Economist explains his focus on wages and housing, and why fears over the Great Resignation might be overblown
How do you solve a problem like inflation? For many policymakers and economists grappling with it today, kinks and disruptions across manufacturing, shipping, logistics, and distribution are the obvious root cause. But according to Bryce Gill, economist at First Trust, the situation isn’t that simple.
“Supply chains have been the big scapegoat here. That’s what get most of the focus with respect to inflation, and for good reason,” Gill says. “But I think a really big part of this is actually demand-driven.”
With scores of container ships waiting to dock off the coast of Los Angeles, labour crunches, and materials shortages, it’s no wonder the supply side of the economic equation is getting so much attention. But Gill notes that even as the U.S. economy is millions of jobs short compared to where it was pre-COVID, retail sales, personal income, and a raft of other demand-linked numbers are still booming.
“In the U.S. alone, we spent about $5 trillion on COVID stimulus. In inflation-adjusted terms, that’s about what we spent in all of World War II in the United States,” he says. “That’s a massive fiscal impulse. Demand is just running way ahead of supply.”
At the moment, Gill has his eye on wages, which continue to rise at an extremely rapid pace. Certain sectors are seeing historic wage growth; leisure and hospitality, the “poster child” for that phenomenon, has seen increases on the order of 15%, compared to the typical 2% or 3% seen in previous years. If those increases feed back into retail sales and consumer spending, he says, demand will keep expanding even as supply-side problems continue to hamstring economic activity.
Housing costs are also on his radar. He estimates that housing prices broadly have jumped 20% year-over-year, but the rise in the housing component of consumer price index has been closer to 4% or 5%. That gap, he says, exists because the CPI looks at rent, monthly expenditures on housing, and other variables to arrive at its estimate of housing costs, rather than directly using explicit housing costs.
“Housing costs are so important in CPI because it’s the largest single component of the index,” he says. “It makes up about 30% of the overall index, and 40% of the core index.”
That chunk of Americans’ household spending basket is set to spike, Gill says, because of the recent lifting of a moratorium of evictions from rental properties. Ever since that happened in September, the rental component of CPI has accelerated drastically, creating a real possibility that the housing component of CPI could soon rise to reflect the reality of soaring costs in residential properties.
“My worry is that housing costs, just because they're such a big part of the overall index, are putting a huge floor underneath inflation,” Gill says. “And because housing prices are sticky and not as volatile as food or energy prices, there’s almost no conceivable way that we could get back to a 2% [housing] inflation rate [if they surge]. I just don’t see how the math works out on that.”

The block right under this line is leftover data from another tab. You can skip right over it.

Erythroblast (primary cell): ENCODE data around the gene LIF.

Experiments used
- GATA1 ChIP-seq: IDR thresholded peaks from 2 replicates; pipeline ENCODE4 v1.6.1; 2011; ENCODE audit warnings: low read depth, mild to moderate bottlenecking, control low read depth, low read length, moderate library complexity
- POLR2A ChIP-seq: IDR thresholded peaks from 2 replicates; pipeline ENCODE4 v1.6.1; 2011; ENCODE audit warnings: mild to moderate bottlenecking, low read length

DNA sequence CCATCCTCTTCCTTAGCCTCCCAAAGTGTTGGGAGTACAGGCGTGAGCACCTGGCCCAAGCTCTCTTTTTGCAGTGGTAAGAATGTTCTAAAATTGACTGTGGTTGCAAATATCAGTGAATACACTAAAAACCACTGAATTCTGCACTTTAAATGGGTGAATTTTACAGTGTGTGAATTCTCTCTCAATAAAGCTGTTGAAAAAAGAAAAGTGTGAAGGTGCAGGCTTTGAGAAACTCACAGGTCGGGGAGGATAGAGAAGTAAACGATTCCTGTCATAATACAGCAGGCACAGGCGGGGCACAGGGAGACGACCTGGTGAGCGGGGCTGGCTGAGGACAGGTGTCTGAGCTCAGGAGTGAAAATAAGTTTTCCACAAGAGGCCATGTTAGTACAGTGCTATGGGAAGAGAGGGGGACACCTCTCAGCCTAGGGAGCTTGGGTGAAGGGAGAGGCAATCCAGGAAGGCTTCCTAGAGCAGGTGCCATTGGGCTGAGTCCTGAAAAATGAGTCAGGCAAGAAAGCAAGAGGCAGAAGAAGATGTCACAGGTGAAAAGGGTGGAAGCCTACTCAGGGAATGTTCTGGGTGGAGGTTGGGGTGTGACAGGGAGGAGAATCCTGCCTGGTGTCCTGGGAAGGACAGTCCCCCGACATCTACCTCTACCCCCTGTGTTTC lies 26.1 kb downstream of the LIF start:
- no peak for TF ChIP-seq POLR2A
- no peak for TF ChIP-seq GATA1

As pandemic surges continue to wash over and disrupt the economy, some may be wondering whether the U.S. is in for a new era of stagflation. But Gill believes the country will go the other way.
“I’m personally more in the boomflation camp,” he says. “Usually, when you come out of a recession, there’s a protracted period where households pay off debt, businesses improve their balance sheets, and so on. This time around, people have amassed $3 trillion in excess savings, they’re paying down debt, and their wages are rising extremely rapidly.
“I can’t even think of a comparable period when consumers are in such good shape,” Gill says. “If there’s anything holding the economy back, it’s a lack of products on the shelves or cars on the lot to buy.”
One thing that could send the U.S. economy spiralling into stagflation, Gill says, would be the threat of the great resignation. Looking back to the 2008-2009 economic crisis, he recalls how a huge portion of the country’s labour force dropped out on a seemingly permanent basis. A repeat of that, he says, would only add to the supply-side problems businesses are faced with.
But from Gill’s perspective, the jobs situation isn’t as dire as it appears. The depression in the overall labour participation rate might paint a grey picture, but it also captures a large swath of older Americans that are choosing to retire early. Focusing on prime age labour participation, he says there’s been a fairly quick bounceback among the younger cohort of workers.
“I haven't seen any evidence yet that there's this huge permanent chunk of people that have dropped out of the labour force to never return,” he says. “But maybe it’s too early to say that’s an impossibility.”